Returning to the field of education, he became principal of the Albany Academy in 1848, and in 1851, he assumed the position of professor of oriental languages in the theological seminary in New Brunswick. While in this position, he filled, gratuitously, the professor of belles lettres in Rutgers College during a period of 12 years. In 1862, Campbell was appointed president of Rutgers College.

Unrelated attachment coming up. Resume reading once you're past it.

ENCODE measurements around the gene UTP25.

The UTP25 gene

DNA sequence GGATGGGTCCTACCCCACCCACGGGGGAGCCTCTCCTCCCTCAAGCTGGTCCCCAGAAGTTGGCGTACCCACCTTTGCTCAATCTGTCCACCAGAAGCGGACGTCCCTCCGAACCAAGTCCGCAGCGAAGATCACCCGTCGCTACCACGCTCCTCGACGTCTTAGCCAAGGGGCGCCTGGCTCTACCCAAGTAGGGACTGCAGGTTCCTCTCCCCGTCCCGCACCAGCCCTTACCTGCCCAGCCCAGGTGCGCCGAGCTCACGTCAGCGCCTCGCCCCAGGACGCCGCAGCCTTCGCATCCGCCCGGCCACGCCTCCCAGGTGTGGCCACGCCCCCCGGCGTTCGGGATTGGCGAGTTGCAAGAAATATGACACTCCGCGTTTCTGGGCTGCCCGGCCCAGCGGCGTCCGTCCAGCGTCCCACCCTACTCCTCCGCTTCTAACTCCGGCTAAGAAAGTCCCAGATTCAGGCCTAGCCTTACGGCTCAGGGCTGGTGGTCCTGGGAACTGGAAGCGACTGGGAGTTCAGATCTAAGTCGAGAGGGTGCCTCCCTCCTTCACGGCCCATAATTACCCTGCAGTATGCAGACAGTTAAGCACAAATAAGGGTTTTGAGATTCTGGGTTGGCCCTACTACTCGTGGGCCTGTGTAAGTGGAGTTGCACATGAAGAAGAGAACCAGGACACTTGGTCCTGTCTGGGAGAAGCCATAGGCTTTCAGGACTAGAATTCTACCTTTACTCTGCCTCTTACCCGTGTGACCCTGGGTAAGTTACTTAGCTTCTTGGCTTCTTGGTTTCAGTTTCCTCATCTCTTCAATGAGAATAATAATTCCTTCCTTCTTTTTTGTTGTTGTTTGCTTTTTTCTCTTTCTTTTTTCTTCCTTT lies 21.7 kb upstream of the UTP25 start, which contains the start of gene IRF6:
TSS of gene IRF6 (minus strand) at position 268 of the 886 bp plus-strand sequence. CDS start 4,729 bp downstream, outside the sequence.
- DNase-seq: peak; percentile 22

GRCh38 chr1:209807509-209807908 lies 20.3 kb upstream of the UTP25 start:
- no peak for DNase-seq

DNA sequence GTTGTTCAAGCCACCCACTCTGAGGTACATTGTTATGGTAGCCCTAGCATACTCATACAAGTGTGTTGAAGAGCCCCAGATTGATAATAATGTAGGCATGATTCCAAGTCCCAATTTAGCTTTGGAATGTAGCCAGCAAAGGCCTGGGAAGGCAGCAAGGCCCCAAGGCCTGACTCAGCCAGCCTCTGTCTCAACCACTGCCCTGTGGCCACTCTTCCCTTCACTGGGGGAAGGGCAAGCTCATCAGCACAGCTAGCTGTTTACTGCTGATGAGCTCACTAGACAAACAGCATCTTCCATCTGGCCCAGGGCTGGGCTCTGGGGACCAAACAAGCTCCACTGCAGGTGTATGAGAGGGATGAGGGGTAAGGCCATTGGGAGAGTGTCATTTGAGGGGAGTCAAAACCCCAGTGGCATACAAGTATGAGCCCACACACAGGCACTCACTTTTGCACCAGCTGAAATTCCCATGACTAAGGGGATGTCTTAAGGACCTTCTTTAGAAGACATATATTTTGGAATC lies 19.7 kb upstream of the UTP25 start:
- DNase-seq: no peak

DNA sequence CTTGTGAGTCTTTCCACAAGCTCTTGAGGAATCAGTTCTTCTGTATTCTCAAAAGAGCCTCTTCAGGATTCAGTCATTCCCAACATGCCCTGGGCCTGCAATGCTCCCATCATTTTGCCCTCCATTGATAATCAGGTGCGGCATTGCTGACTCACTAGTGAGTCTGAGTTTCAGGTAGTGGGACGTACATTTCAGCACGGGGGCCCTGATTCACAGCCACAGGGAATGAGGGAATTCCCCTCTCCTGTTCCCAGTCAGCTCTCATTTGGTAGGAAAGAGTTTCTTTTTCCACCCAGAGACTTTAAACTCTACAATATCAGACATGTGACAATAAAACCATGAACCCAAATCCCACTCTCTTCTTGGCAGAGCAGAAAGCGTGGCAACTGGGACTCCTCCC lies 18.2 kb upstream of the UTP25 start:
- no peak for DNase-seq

Rutgers College transformed considerably during Campbell’s presidency. The changes were reflected in the students, the curriculum, the faculty, and the institutional structure of the college. In 1864 Rutgers gained further independence from the Reformed Dutch Church when the general church synod reconveyed Old Queens and campus to the college and withdrew its faculty from its teaching responsibility. The Rutgers Scientific School, established in 1862 with the assistance of professor George H. Cook, was designated by the legislature as the land-grant college for New Jersey in 1864 under the Morrill Act. The land-grant status brought Rutgers into a relationship with the State of New Jersey for the first time in its history. President Campbell and the trustees completed the “New Endowment Fund” by raising over $137,000. They also assembled a strong and assertive faculty, individuals who differed significantly from their predecessors in background, scholarly achievement, and approach to knowledge. In 1872 construction was completed on Geological Hall, erected between Old Queens and Van Nest Hall, which housed an armory in the basement, laboratories for the physical sciences on the first floor, and a large museum on the second floor. In the same year the college received the residuary estate of Sophia Astley Kirkpatrick, in the amount of $65,000, which was used to construct the chapel that bears her name. The structure, which also contained a library, was dedicated in December 1873.